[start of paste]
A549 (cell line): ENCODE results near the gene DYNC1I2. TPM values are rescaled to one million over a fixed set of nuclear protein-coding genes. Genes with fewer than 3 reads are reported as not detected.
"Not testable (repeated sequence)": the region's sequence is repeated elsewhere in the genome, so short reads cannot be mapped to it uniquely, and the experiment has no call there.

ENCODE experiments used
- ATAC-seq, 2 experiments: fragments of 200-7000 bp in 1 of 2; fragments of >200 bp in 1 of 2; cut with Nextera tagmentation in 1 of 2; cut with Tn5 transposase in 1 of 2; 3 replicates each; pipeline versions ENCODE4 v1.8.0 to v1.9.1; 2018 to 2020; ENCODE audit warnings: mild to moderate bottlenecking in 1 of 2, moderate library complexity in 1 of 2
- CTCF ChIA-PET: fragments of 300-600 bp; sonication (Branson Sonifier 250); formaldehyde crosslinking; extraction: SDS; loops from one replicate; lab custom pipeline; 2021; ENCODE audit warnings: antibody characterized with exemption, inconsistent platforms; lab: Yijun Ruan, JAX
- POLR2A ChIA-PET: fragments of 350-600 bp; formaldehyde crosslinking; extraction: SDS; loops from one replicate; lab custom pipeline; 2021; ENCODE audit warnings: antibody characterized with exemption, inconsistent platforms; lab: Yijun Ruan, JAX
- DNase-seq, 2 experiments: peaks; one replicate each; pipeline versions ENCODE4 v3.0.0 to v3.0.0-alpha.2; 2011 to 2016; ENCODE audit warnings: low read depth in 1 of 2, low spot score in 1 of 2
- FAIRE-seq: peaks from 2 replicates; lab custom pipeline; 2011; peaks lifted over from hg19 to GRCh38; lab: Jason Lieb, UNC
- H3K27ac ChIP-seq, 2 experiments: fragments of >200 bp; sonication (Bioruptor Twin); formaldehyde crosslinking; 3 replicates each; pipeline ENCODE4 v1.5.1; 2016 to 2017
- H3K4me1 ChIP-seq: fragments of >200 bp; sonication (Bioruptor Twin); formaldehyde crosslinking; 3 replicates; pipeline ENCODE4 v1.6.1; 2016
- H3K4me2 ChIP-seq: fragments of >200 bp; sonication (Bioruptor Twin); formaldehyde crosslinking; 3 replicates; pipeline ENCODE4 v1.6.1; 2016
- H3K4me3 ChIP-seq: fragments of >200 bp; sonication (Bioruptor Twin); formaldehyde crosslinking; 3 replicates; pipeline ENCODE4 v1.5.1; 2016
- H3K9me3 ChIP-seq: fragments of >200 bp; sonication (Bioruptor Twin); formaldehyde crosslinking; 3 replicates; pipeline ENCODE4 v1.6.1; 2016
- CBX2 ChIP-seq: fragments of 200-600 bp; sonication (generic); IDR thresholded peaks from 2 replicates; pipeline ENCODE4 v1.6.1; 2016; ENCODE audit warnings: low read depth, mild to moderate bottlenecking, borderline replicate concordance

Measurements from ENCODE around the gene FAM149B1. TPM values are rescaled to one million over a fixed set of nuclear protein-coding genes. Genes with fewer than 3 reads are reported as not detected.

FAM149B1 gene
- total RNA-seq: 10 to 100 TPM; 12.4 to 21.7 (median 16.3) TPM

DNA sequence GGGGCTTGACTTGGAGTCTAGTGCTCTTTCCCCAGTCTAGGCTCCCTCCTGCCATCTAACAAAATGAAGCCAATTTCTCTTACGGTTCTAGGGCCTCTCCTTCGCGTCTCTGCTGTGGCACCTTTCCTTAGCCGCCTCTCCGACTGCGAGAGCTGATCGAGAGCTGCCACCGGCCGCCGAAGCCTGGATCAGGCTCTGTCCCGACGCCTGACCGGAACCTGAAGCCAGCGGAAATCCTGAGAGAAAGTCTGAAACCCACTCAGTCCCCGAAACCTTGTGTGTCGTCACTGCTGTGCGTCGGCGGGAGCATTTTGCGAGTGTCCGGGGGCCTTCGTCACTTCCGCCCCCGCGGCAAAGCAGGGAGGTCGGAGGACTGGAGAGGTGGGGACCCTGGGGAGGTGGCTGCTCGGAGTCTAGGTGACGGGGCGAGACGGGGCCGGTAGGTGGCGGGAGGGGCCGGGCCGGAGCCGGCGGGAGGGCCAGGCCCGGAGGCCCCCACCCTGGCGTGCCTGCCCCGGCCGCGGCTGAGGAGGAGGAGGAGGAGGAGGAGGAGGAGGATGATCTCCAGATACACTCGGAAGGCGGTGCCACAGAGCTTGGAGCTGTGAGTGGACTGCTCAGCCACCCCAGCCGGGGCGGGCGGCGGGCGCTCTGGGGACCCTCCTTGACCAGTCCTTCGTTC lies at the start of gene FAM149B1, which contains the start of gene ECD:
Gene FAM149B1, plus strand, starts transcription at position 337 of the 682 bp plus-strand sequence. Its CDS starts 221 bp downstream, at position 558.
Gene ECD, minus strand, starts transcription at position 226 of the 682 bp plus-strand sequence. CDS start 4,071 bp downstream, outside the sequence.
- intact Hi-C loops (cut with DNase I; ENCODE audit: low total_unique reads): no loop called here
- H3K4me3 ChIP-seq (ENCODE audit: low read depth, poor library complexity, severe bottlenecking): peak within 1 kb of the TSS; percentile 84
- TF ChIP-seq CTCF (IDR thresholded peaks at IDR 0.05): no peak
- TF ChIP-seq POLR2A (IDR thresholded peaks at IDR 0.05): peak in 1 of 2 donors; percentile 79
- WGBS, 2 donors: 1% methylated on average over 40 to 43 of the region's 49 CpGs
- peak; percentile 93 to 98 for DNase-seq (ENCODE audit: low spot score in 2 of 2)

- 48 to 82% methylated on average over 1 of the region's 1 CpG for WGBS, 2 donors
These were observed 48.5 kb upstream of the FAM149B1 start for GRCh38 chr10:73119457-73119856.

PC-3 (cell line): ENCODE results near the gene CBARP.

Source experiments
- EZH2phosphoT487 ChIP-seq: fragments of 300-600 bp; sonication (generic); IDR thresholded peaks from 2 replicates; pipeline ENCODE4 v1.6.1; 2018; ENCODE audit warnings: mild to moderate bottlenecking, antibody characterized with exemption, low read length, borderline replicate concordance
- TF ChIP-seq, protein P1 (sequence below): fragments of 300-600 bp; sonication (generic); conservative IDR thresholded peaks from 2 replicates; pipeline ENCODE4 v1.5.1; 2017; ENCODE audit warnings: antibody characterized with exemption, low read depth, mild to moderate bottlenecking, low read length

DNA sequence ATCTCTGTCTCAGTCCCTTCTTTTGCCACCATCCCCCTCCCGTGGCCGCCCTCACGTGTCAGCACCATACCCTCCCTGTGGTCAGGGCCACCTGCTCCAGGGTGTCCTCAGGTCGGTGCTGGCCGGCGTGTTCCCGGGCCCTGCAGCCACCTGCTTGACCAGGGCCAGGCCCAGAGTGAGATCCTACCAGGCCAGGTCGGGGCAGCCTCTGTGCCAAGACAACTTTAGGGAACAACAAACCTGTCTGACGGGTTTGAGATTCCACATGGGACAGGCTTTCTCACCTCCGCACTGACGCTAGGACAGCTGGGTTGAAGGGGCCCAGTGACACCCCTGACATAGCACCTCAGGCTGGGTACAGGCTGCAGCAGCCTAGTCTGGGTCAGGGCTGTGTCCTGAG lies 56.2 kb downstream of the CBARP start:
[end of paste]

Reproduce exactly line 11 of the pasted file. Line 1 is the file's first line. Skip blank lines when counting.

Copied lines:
- H3K4me2 ChIP-seq: fragments of >200 bp; sonication (Bioruptor Twin); formaldehyde crosslinking; 3 replicates; pipeline ENCODE4 v1.6.1; 2016